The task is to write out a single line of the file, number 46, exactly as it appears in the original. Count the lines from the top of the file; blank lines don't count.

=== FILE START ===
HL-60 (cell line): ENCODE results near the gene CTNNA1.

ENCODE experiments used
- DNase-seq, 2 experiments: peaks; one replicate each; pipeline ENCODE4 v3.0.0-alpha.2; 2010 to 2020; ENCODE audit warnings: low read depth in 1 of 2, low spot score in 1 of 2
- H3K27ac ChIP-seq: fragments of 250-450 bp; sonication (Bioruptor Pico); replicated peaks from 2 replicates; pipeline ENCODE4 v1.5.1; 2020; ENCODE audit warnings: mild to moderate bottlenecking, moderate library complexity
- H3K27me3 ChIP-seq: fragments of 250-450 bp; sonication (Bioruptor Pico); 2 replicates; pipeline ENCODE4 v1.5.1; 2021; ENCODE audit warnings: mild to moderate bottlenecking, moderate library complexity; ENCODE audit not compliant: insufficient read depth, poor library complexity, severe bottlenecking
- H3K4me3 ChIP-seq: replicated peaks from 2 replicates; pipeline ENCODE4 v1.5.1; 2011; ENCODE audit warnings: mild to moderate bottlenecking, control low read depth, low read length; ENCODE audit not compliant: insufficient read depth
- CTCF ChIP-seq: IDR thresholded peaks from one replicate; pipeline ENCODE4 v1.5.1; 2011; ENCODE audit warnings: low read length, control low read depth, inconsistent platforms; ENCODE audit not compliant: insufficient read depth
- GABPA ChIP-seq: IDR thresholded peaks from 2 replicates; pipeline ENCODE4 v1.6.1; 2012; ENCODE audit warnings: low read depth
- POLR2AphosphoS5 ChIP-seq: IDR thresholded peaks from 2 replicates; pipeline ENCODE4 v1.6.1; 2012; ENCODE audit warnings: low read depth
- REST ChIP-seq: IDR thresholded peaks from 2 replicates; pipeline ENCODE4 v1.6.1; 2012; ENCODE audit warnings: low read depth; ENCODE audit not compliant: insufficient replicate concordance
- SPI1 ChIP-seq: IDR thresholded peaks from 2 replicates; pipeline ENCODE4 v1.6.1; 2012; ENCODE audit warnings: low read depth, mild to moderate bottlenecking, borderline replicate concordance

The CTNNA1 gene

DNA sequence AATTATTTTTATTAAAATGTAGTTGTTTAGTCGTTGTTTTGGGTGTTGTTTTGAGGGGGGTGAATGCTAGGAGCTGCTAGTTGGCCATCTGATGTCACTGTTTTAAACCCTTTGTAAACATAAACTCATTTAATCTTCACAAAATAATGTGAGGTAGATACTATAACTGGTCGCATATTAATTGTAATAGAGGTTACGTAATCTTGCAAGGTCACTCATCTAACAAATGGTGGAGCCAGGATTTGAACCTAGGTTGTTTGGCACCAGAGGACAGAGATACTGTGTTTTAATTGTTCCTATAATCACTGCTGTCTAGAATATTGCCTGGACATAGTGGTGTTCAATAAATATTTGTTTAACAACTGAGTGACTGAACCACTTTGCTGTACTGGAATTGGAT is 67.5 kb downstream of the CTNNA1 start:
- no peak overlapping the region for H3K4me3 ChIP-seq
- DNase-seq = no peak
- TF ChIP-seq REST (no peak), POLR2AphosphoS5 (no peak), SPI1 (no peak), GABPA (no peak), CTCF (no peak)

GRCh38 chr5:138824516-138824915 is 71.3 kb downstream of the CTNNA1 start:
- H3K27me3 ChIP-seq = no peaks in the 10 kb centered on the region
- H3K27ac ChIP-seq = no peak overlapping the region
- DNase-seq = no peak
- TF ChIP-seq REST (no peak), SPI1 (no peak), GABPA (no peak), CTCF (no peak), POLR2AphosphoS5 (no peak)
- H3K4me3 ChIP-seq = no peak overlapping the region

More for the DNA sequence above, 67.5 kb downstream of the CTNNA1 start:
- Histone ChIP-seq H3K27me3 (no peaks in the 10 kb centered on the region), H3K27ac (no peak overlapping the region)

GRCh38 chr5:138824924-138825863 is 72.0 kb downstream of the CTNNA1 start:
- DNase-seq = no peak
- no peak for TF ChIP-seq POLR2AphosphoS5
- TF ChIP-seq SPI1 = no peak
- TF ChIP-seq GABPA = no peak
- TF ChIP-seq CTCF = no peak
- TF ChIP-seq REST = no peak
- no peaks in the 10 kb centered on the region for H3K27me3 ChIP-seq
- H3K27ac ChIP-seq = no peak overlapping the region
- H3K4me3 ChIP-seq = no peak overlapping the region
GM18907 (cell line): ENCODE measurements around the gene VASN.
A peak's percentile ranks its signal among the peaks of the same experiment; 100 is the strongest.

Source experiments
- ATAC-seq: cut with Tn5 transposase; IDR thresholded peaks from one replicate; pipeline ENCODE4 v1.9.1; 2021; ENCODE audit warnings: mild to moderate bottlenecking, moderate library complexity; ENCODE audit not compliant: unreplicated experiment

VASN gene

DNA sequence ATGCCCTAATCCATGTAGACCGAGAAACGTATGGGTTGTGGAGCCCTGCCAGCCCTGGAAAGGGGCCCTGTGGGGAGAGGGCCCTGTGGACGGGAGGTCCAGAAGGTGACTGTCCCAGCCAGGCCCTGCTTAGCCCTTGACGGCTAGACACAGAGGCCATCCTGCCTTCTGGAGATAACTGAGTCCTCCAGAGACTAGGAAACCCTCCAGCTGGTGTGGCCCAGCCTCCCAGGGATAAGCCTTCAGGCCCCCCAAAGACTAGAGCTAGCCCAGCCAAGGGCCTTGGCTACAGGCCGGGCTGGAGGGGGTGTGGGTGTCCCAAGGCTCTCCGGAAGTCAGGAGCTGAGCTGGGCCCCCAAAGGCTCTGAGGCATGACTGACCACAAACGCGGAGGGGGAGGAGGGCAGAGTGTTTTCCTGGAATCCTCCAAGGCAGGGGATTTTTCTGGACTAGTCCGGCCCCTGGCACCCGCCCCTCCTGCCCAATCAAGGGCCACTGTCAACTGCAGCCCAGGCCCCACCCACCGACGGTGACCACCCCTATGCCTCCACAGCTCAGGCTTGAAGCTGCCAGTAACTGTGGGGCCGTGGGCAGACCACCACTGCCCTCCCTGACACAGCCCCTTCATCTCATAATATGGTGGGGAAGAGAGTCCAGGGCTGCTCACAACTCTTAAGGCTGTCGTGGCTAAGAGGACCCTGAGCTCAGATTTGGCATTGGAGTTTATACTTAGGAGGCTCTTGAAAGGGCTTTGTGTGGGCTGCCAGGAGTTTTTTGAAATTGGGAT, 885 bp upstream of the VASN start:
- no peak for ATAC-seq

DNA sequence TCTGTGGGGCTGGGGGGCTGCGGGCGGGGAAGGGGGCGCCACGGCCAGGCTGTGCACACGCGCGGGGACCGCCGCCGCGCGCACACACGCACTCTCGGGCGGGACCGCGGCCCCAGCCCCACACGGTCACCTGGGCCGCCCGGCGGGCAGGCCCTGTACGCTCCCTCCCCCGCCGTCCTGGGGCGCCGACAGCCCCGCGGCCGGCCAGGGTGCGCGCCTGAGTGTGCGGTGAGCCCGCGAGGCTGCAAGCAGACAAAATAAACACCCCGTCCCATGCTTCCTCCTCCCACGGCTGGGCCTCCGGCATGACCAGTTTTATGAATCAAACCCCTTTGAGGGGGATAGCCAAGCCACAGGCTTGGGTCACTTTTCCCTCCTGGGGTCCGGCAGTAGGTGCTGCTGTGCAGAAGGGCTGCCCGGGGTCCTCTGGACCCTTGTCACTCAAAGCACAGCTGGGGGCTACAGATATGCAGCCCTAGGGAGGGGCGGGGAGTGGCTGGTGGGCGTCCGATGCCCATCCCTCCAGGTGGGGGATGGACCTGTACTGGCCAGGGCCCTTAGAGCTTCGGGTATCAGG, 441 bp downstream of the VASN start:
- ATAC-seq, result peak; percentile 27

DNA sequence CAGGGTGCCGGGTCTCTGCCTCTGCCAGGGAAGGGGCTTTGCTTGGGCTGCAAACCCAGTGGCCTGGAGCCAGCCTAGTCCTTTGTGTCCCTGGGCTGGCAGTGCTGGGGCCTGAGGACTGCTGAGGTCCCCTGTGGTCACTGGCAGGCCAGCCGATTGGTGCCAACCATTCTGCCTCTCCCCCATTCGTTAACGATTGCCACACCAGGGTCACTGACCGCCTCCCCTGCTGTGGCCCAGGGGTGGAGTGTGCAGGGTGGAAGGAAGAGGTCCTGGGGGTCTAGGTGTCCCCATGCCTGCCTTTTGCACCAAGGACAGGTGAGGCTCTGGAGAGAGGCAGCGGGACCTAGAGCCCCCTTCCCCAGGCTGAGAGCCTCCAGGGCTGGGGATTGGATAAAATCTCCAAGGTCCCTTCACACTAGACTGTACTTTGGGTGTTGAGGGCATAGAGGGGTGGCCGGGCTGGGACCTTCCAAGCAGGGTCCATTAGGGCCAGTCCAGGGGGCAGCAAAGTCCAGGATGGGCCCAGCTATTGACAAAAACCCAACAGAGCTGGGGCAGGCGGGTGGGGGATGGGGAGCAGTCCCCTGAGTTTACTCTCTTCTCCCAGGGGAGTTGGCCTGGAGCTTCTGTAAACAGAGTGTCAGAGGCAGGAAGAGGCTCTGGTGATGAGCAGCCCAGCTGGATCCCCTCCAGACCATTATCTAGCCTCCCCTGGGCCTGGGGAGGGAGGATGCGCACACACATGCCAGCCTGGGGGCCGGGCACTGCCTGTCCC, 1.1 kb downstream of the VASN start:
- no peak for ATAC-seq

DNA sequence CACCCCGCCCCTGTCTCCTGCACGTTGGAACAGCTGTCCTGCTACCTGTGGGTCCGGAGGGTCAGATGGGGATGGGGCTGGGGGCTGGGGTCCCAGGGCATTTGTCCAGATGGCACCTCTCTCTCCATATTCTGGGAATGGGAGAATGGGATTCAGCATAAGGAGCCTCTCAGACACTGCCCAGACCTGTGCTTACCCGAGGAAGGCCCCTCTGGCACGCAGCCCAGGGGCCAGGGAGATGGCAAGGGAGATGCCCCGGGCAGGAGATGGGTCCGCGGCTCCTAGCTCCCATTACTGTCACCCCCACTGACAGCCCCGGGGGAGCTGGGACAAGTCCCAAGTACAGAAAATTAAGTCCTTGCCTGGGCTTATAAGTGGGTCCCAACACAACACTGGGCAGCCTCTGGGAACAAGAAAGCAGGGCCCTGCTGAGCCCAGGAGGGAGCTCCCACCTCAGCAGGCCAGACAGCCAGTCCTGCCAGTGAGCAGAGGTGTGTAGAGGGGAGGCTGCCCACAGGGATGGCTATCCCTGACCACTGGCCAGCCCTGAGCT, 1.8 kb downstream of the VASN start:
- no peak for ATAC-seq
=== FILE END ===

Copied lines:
DNA sequence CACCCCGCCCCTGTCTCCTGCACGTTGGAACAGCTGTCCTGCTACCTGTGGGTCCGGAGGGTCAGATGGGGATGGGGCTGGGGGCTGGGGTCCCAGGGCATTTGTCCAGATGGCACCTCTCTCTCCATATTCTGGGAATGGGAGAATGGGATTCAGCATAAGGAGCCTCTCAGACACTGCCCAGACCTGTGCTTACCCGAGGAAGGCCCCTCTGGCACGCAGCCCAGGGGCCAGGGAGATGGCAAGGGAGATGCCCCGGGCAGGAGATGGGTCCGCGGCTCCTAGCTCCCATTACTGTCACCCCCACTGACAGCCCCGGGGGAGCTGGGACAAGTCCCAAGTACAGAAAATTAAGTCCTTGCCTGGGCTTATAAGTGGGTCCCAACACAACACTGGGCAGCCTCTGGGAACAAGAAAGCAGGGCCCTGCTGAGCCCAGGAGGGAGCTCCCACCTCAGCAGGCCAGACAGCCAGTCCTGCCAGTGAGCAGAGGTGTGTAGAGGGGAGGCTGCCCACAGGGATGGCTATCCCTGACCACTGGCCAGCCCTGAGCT, 1.8 kb downstream of the VASN start: